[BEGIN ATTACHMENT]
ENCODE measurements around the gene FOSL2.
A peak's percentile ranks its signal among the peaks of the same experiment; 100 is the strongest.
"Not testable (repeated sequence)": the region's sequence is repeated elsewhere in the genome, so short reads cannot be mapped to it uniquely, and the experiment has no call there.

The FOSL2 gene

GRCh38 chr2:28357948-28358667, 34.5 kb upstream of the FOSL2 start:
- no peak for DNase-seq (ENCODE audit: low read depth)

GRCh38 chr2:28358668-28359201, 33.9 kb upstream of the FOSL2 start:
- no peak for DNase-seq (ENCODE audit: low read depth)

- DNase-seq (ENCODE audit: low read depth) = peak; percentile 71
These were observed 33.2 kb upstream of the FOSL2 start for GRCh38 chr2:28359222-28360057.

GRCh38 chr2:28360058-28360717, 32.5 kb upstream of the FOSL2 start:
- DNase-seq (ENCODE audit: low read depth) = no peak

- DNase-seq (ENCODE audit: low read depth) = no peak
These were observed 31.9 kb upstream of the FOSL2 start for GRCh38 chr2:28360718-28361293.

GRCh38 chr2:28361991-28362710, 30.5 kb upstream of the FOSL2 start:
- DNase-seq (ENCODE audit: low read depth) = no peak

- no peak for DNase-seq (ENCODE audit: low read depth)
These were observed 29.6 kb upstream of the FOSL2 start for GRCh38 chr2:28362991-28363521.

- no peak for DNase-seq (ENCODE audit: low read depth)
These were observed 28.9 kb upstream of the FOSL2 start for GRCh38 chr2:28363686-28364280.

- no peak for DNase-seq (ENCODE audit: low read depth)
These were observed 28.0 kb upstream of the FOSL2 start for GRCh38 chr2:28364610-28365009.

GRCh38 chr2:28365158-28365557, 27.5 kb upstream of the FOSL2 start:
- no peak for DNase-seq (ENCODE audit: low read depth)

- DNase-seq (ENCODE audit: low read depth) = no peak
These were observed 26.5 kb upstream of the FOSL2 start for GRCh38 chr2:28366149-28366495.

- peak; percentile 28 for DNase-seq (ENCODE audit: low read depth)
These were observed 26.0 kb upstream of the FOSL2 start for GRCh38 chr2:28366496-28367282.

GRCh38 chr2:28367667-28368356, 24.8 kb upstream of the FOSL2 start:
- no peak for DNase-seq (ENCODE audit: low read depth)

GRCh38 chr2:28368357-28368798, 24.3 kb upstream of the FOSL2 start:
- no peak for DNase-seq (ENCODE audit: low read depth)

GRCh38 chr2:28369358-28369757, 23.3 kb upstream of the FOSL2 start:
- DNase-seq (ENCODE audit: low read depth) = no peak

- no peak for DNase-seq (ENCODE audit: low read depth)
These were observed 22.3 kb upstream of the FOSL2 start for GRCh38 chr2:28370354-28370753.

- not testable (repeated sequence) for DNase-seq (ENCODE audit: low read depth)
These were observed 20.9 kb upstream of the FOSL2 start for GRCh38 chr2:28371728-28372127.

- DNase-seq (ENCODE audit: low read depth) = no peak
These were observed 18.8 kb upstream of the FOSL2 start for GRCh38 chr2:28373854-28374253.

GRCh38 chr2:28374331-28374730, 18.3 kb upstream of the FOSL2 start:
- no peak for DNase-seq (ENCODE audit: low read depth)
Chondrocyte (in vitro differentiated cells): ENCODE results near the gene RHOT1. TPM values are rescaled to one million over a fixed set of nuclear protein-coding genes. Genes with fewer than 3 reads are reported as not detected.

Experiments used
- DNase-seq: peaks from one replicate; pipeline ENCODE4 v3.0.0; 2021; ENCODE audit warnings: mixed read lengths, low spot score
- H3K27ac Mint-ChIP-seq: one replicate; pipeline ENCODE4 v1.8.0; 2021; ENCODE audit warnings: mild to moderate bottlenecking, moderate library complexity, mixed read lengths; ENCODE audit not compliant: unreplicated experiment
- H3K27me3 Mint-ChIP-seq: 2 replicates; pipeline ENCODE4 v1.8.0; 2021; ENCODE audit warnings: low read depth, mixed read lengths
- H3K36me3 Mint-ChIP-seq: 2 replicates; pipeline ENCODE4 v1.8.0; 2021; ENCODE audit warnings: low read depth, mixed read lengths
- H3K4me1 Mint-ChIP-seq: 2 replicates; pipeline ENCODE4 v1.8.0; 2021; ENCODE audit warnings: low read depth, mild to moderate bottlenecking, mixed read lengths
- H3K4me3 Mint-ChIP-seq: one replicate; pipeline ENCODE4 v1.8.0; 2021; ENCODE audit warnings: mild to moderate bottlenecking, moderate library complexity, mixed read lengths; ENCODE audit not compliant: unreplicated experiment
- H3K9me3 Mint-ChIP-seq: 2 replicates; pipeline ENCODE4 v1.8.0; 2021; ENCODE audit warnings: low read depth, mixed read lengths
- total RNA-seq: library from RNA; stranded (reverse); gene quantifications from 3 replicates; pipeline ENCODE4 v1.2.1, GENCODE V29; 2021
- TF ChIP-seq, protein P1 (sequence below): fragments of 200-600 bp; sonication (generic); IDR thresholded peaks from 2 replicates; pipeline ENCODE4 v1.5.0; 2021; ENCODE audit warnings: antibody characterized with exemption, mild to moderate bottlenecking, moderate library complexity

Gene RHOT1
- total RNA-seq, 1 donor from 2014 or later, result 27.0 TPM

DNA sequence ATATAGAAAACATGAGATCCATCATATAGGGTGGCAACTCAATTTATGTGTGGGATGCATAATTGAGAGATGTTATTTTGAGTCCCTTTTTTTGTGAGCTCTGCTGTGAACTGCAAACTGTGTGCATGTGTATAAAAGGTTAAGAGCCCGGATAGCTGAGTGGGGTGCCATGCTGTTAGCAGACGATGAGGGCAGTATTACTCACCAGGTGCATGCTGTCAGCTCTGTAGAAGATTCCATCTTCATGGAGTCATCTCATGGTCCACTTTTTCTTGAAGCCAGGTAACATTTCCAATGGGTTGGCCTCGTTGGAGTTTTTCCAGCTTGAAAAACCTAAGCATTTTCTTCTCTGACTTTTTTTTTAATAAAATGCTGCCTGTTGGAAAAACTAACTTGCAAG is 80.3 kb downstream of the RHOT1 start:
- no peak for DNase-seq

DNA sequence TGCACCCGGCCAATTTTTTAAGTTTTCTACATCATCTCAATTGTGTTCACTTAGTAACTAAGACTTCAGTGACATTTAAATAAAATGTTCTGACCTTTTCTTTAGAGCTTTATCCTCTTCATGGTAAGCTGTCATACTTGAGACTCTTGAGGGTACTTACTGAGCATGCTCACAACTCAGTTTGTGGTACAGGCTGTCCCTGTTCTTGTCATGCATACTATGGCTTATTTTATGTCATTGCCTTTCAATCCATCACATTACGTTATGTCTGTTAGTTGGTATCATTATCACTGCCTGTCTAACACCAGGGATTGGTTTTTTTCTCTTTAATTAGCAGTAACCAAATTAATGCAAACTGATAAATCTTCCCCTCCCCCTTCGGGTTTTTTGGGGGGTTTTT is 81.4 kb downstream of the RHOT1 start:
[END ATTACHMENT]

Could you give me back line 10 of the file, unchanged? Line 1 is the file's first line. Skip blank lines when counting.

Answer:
These were observed 33.2 kb upstream of the FOSL2 start for GRCh38 chr2:28359222-28360057.